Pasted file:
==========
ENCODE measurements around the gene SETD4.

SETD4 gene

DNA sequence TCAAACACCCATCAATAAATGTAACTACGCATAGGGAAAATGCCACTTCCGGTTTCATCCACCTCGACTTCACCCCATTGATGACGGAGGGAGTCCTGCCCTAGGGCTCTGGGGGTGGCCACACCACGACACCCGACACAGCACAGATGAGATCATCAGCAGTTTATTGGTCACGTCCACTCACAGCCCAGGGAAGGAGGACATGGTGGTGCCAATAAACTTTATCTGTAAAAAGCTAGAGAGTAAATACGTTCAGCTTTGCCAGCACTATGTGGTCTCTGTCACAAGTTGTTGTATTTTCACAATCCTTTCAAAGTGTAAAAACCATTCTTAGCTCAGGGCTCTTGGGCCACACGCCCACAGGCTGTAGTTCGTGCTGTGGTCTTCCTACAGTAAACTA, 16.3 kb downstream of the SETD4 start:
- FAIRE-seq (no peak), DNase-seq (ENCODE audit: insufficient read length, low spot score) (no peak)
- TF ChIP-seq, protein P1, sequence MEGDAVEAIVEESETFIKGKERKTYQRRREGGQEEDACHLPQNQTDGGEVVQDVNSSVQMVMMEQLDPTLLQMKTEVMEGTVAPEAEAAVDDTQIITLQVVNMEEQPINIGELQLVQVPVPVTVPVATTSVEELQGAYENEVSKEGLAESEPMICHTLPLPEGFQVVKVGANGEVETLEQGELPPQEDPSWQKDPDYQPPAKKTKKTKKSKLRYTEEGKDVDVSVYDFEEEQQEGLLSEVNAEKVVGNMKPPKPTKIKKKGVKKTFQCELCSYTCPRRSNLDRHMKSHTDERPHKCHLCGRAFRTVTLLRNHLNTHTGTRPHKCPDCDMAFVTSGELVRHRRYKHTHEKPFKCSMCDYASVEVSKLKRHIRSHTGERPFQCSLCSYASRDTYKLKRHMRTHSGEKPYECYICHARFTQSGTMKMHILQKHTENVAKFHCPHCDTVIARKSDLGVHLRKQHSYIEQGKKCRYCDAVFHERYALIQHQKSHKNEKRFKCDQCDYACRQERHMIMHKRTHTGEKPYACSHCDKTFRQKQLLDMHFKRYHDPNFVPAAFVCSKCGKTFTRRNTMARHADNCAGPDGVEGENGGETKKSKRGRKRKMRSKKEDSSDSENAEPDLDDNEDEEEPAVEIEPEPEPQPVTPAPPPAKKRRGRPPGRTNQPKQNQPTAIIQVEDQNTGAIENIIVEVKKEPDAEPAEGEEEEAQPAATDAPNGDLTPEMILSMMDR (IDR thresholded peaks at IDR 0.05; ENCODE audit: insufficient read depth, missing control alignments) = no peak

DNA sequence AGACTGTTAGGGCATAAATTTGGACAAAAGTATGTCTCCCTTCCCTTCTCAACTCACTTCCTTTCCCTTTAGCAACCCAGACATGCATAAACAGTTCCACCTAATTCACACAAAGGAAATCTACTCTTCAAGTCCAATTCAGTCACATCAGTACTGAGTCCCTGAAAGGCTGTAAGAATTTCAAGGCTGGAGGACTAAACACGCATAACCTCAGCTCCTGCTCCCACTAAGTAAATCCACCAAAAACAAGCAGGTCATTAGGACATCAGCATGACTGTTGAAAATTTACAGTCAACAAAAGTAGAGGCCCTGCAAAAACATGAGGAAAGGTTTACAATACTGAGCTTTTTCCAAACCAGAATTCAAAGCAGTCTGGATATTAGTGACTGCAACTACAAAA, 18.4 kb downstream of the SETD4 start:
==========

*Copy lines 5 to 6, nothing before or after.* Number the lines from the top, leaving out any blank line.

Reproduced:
- TF ChIP-seq, protein P1, sequence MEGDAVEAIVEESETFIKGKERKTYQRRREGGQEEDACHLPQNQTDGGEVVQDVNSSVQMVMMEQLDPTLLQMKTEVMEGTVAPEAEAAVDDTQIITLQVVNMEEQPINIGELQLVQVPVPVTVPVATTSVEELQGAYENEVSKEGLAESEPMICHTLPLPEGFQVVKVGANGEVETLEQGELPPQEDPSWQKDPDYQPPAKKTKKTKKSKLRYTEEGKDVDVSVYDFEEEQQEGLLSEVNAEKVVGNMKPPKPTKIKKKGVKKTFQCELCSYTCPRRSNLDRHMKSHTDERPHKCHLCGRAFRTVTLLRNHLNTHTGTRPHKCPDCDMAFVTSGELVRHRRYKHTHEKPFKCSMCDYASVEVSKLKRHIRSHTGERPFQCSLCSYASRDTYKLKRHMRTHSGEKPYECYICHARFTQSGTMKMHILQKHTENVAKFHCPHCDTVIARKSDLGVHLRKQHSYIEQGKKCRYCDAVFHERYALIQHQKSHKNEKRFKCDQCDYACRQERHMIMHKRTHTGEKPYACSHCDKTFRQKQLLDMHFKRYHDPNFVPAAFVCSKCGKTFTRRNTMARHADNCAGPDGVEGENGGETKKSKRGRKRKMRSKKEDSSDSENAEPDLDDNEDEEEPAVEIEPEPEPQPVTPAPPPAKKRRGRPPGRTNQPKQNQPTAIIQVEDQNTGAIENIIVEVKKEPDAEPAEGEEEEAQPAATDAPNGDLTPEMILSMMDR (IDR thresholded peaks at IDR 0.05; ENCODE audit: insufficient read depth, missing control alignments) = no peak

DNA sequence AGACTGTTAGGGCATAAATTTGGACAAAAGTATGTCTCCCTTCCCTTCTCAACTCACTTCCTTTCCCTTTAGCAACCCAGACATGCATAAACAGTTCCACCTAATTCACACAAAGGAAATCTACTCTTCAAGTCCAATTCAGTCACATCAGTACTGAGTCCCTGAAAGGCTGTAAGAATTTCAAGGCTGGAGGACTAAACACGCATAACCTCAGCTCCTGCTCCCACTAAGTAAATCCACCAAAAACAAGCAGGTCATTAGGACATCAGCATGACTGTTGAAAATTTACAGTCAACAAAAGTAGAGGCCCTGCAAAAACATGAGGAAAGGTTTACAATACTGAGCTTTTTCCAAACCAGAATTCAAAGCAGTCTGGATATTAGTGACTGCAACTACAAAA, 18.4 kb downstream of the SETD4 start: